Deweyville swing bridge nomination also successful

She is an electric powered World War II era swing bridge crossing Cow Bayou on Texas 87. Christened the Cow Bayou Bridge in 1941 dedication ceremonies, she was an engineering marvel of the time. She mothered a community and was a routine part of life for more than three decades in early Bridge City.

But the often overlooked and once endangered Cow Bayou Bridge will soon be recognized as one of the state’s most treasured bridges – Bridge City among the list of historic places.

The Texas Historic Commission State Board of Review voted unanimously Saturday to forward the nomination of the Cow Bayou Bridge to Washington, D.C., where the National Park Service will finalize the process of naming it to the National Register of Historic Places.

“The 1940 Cow Bayou Swing Bridge is significant as one of two remaining central pivot swing bridges in the State of Texas,” THC presenter Adrienne Campbell told the review board during the quarterly meeting held at the historic Galveston 1861 Custom House.

The other bridge, the Texas 12 swing bridge over the Sabine River at Deweyville in Newton County was also successfully nominated to the National Register.

Once formalized, both of Bridge City’s namesake bridges will be included on the National Register. The 1938 Rainbow Bridge crossing the Neches River on Texas 87 South was listed in 1996. It is a Jefferson County listing, however, Groves rather than Bridge City, is shown as a nearby location.

The Cow Bayou Bridge will become the seventh historic property in Orange County listed in the National Register. The remaining six are in Orange. In Jefferson County 20 such properties are on the National Register.

“This is a rubber stamp,” said Houston-based historic preservation specialist Anna Mod, “We have passed the largest hurdle – and the Washington review is the rest of the process. From here it can be included on the National Register within about 45 days to 6 months.”

The Cow Bayou Bridge became eligible for listing in 1990. Mod was hired by a group of Bridge City citizens to research and submit the nomination to the THC. Last week, Orange County Commissioners voted to assist the citizens in the almost three year project through funds available for historic preservation.

Although the presentation included rare photographs, maps, diagrams and 30 pages of detailed documentation, the State Review Board found favor with a more recent photograph from 2007. To celebrate the 50th Anniversary of Bridge City High School, the Cardinal Strutter dance and drill team posed in Texas style regalia on the landmark bridge. Board of Review Chairperson Brooke Sween-McGloin of Corpus Christi instructed that the photo become part of the state archive.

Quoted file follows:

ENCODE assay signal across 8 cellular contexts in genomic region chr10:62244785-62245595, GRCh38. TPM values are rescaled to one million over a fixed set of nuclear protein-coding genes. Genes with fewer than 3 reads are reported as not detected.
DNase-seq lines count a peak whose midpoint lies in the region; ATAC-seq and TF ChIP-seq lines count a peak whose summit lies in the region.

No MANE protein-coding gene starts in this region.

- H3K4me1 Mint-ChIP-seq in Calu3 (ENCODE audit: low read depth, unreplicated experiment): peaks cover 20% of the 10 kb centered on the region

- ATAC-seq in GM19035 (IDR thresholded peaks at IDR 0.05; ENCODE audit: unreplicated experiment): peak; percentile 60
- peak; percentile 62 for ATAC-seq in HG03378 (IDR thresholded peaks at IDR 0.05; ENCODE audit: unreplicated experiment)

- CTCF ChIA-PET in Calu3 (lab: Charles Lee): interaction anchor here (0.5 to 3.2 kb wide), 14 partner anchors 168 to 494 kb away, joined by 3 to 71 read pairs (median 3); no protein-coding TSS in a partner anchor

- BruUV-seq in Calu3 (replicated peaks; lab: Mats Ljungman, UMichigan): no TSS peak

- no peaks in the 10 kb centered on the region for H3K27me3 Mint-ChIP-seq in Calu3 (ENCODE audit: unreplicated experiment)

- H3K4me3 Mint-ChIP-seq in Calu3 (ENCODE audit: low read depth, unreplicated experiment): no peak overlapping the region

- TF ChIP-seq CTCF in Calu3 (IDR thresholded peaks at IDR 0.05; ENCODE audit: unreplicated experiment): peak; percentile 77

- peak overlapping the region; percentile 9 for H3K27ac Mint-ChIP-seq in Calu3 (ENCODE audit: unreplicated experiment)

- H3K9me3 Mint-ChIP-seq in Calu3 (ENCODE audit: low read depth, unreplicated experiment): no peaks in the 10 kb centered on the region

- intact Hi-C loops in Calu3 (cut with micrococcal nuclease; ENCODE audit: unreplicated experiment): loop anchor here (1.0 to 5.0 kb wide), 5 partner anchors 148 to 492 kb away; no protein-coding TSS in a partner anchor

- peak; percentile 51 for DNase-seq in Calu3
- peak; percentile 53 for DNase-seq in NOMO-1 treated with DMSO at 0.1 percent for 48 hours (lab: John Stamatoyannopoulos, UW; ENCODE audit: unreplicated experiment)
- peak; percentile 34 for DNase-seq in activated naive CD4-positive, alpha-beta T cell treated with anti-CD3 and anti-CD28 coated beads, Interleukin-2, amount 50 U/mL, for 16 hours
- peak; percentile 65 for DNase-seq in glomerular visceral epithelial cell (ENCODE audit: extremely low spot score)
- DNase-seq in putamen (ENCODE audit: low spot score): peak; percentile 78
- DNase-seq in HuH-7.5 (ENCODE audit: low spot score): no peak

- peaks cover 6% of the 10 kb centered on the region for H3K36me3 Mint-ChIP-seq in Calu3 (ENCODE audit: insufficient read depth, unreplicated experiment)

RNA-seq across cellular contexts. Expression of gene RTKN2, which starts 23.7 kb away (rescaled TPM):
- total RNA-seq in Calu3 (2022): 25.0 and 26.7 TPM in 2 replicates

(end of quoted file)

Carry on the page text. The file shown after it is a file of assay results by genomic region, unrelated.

Mark Dunn and Beverly Perry, co-chairpersons for the now disbanded Bridge City Citizens for Historic Preservation, also spoke before the review board. Several letters of endorsement went along with the nomination.

“I see this as something that will foster more history related projects in your area,” Sween-McGloin told the Bridge City citizens.

Dunn, also a board member for the Orange County Historical Commission, stated that the Bridge City Historical Museum has submitted the application for 501(c)(3) nonprofit status and planned to become more active in attaining funding for historic preservation and educational projects. 

“We have identified at least a dozen sites in the Bridge City and Orangefield areas that qualify for historic markers,” Dunn said. 

The Deweyville swing bridge is the oldest swing bridge in the state, according to Record archives. Construction started in 1936, and the bridge opened in ‘38. Ed Gallagher of the Newton County Historical Commission made the nomination.

Among the nominees to the National Register in Galveston Saturday was Parkland Hospital, Dallas; Heritage Plaza, Oakhurst Historic District and South Main Street Historic District – all in Fort Worth, Settlement Historic District, Texas City, the Alden B. Dow office in Lake Jackson and the McMillen Apartment building in Amarillo.

Each year the THC’s team of architects, archeologists and historians reviews more than 13,000 projects. 

The State Board of Review is a citizen committee of experts in the fields of Texas architecture, history, archeology and related disciplines. In public meetings, the board assesses each nominated property according to the National Register criteria for evaluation.